that season!
        Furthermore, before the original American League Orioles, there were the National League Orioles from 1892 to 1900! To complete this historical outline, Baltimore’s first professional baseball team made its debut in 1872, when they obtained a franchise in the second year of the National Association of Profession Baseball Players, the first organized baseball league, commonly referred to as The National Association. They were known then as “the Canaries,” also referred to as the “Yellow Stockings” or the “Lord Baltimores.”                    
        Their three-year history in that league ended rather ignominiously and even scandalously, so that organized baseball did not return to Baltimore until 1882, when the city joined the newly formed American Association, which was started to rival the seven-year old National League. It was in 1883 that they became known as “the Orioles,” and Baltimore’s professional baseball team, whatever the league, has been called that ever since.
        There is another aspect to my argument that needs to be pointed out. Who owns a team’s nickname? Since I’m not an intellectual properties attorney, there are legal issues here about which I’m not qualified to speak.  But I can express my opinion about the moral/ethical implications. As a PR person, I worked hard to build the loyalty of our fans. The Orioles were their (the fans') team. They were Baltimore’s team. They were the Baltimore Orioles.
        Perish the thought, but if the franchise is ever moved, I think it would be wrong for the owners, be they new or the same individuals, to take the nickname with them. The nickname belongs to the community, in my opinion. If it doesn’t, it should. I realize that other communities could name their team “the Orioles,” but that should not preclude a new Baltimore team from becoming the new Baltimore Orioles, if that’s what the fans want.
        Maybe there’s a time factor here that should be figured into any decision related to a community’s claim to the nickname of its sports teams. If a city has been linked to a team’s name as long as Baltimore has to the Orioles, the fans of that city should have the first claim to that name as long as they want.
        When Walter O’Malley moved the Dodgers to Los Angeles, he had the legal right to move the franchise, but I don’t think he had the moral right to call them the Dodgers. Because of their long association with Brooklyn, they should have been called something else. To the Brooklyn fans, they were their Dodgers!  Nor should the team records of the two franchises be combined! The Brooklyn Dodgers had their records and the Los Angeles Dodgers have theirs.  Brooklyn fans can take no civic pride in L.A.’s accomplishments.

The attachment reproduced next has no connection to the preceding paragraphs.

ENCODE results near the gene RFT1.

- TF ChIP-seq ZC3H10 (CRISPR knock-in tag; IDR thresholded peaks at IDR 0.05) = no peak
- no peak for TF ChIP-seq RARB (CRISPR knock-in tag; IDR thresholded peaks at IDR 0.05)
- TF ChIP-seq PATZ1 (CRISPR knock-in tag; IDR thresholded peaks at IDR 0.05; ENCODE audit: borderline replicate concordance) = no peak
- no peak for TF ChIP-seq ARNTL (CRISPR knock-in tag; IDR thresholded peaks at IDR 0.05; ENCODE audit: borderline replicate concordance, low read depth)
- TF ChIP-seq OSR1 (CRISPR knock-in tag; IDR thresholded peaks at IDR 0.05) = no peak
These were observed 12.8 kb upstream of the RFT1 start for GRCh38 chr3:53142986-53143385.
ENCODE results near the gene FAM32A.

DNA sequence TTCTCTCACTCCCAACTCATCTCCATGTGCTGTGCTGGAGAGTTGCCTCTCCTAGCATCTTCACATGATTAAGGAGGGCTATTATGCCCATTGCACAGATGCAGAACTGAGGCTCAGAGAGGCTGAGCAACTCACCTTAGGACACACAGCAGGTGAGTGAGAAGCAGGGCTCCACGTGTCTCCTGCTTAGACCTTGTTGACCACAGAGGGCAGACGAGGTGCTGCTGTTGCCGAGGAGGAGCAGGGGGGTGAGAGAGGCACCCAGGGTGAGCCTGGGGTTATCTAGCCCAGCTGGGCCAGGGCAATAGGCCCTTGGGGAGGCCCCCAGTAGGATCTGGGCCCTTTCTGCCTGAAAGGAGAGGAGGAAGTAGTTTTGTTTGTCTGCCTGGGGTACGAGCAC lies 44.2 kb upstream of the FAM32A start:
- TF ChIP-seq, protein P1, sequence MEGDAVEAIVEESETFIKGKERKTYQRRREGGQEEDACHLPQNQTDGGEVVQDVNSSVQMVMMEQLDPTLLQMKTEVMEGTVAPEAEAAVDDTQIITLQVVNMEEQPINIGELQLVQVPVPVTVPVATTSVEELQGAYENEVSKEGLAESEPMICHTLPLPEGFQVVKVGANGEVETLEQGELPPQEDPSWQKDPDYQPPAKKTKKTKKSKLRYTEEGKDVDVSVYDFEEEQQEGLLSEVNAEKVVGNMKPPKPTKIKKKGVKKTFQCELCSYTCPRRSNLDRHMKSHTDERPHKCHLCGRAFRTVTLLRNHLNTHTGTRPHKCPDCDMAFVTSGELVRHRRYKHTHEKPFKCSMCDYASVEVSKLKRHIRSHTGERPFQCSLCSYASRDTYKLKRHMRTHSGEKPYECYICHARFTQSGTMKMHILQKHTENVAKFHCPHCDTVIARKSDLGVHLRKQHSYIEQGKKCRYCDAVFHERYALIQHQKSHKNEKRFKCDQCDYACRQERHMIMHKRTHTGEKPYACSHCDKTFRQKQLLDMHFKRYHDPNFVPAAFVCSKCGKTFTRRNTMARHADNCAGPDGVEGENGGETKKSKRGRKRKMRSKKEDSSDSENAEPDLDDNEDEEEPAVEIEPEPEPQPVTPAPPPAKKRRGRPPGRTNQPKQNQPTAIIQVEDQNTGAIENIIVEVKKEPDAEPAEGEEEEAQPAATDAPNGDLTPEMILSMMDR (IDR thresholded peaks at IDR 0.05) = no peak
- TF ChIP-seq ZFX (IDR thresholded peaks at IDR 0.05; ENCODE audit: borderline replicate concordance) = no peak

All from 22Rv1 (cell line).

If in the unlikely event that Brooklyn should ever again acquire a Major League franchise, and if the fans so desire, they should have the right to call themselves the Brooklyn Dodgers again. I feel the same way about the Athletics and the Braves and every other team that moves. The name belongs to the community! Baltimore got it right, so let's not muddy the Crab Town waters by saying the Orioles were once the Browns. No! The Orioles were always the Orioles.
        So when Horace Stoneham, at the encouragement of Walter O’Malley, moved the New York National League franchise to San Francisco, even though he continued to be the owner, and even though he may have trademarked the name of the team, they ceased to be the New York Giants. Again, the records of those two franchises should not be combined.
        In the case of the Browns, the franchise was acquired by new owners, and as stated above, the Browns ceased to be. It would have been wrong, in my opinion, for Baltimore to call its new team “the Browns.” The Browns belonged to St. Louis, and that’s where their memory, as the Browns, should rest in peace. The franchise was buried in St. Louis, not in Baltimore.
        The Baltimore Orioles were never the Browns! Who will join me in spreading that word?

Wednesday, May 30, 2012


The Ambassadors of Harmony, a 160-member chorus from St. Charles, Missouri, won the International Barbershop Chorus Championship in 2009. All of the competing choruses were excellent, but if you watch this video, you'll know why the Ambassadors, under the direction of Dr. Jim Henry, took top honors this time with two spectacular arrangements by Dr. David Wright, this being one of them. Turn the sound up, click on the link below, then click on the full screen button at the bottom of the YouTube picture. Be sure to watch the entire video, because the ending is spectacular!


Here's another link, sent by my friend Lee Neuwirth.